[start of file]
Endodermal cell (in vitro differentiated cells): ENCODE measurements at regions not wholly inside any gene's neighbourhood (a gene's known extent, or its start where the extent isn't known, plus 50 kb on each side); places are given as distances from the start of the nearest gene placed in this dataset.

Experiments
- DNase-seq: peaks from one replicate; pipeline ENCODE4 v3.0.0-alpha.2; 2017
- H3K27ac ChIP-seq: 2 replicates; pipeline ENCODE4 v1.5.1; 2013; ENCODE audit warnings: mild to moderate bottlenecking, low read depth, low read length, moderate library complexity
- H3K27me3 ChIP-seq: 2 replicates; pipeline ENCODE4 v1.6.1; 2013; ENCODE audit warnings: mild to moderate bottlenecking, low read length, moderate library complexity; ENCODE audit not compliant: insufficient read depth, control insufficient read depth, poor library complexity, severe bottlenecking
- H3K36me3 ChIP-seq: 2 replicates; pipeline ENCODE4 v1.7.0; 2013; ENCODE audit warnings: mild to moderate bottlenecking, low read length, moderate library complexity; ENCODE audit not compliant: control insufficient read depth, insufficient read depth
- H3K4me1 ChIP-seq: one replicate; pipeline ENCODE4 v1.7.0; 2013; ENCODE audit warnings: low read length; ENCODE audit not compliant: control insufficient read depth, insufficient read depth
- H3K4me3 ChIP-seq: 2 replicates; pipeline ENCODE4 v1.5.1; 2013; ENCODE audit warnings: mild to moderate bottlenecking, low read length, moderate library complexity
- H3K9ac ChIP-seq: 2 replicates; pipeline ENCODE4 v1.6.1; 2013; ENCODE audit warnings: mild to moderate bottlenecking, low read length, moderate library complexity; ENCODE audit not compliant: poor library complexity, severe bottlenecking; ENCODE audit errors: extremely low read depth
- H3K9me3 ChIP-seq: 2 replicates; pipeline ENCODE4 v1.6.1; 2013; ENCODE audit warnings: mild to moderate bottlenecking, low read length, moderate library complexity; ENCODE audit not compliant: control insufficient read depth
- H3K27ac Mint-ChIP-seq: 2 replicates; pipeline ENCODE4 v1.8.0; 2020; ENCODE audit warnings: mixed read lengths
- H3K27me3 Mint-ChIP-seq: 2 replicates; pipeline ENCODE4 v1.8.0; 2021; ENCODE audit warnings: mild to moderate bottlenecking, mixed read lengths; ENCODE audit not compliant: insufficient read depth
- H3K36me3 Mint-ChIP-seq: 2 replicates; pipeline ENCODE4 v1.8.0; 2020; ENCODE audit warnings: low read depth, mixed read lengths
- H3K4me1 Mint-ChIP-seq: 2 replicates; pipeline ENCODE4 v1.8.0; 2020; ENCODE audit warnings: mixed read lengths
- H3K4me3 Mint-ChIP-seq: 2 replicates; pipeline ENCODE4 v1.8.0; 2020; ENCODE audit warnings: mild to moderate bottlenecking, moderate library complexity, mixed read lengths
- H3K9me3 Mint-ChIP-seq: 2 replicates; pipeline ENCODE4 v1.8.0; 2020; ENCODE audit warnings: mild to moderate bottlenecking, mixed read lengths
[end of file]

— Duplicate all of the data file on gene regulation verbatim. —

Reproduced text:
Endodermal cell (in vitro differentiated cells): ENCODE measurements at regions not wholly inside any gene's neighbourhood (a gene's known extent, or its start where the extent isn't known, plus 50 kb on each side); places are given as distances from the start of the nearest gene placed in this dataset.

Experiments
- DNase-seq: peaks from one replicate; pipeline ENCODE4 v3.0.0-alpha.2; 2017
- H3K27ac ChIP-seq: 2 replicates; pipeline ENCODE4 v1.5.1; 2013; ENCODE audit warnings: mild to moderate bottlenecking, low read depth, low read length, moderate library complexity
- H3K27me3 ChIP-seq: 2 replicates; pipeline ENCODE4 v1.6.1; 2013; ENCODE audit warnings: mild to moderate bottlenecking, low read length, moderate library complexity; ENCODE audit not compliant: insufficient read depth, control insufficient read depth, poor library complexity, severe bottlenecking
- H3K36me3 ChIP-seq: 2 replicates; pipeline ENCODE4 v1.7.0; 2013; ENCODE audit warnings: mild to moderate bottlenecking, low read length, moderate library complexity; ENCODE audit not compliant: control insufficient read depth, insufficient read depth
- H3K4me1 ChIP-seq: one replicate; pipeline ENCODE4 v1.7.0; 2013; ENCODE audit warnings: low read length; ENCODE audit not compliant: control insufficient read depth, insufficient read depth
- H3K4me3 ChIP-seq: 2 replicates; pipeline ENCODE4 v1.5.1; 2013; ENCODE audit warnings: mild to moderate bottlenecking, low read length, moderate library complexity
- H3K9ac ChIP-seq: 2 replicates; pipeline ENCODE4 v1.6.1; 2013; ENCODE audit warnings: mild to moderate bottlenecking, low read length, moderate library complexity; ENCODE audit not compliant: poor library complexity, severe bottlenecking; ENCODE audit errors: extremely low read depth
- H3K9me3 ChIP-seq: 2 replicates; pipeline ENCODE4 v1.6.1; 2013; ENCODE audit warnings: mild to moderate bottlenecking, low read length, moderate library complexity; ENCODE audit not compliant: control insufficient read depth
- H3K27ac Mint-ChIP-seq: 2 replicates; pipeline ENCODE4 v1.8.0; 2020; ENCODE audit warnings: mixed read lengths
- H3K27me3 Mint-ChIP-seq: 2 replicates; pipeline ENCODE4 v1.8.0; 2021; ENCODE audit warnings: mild to moderate bottlenecking, mixed read lengths; ENCODE audit not compliant: insufficient read depth
- H3K36me3 Mint-ChIP-seq: 2 replicates; pipeline ENCODE4 v1.8.0; 2020; ENCODE audit warnings: low read depth, mixed read lengths
- H3K4me1 Mint-ChIP-seq: 2 replicates; pipeline ENCODE4 v1.8.0; 2020; ENCODE audit warnings: mixed read lengths
- H3K4me3 Mint-ChIP-seq: 2 replicates; pipeline ENCODE4 v1.8.0; 2020; ENCODE audit warnings: mild to moderate bottlenecking, moderate library complexity, mixed read lengths
- H3K9me3 Mint-ChIP-seq: 2 replicates; pipeline ENCODE4 v1.8.0; 2020; ENCODE audit warnings: mild to moderate bottlenecking, mixed read lengths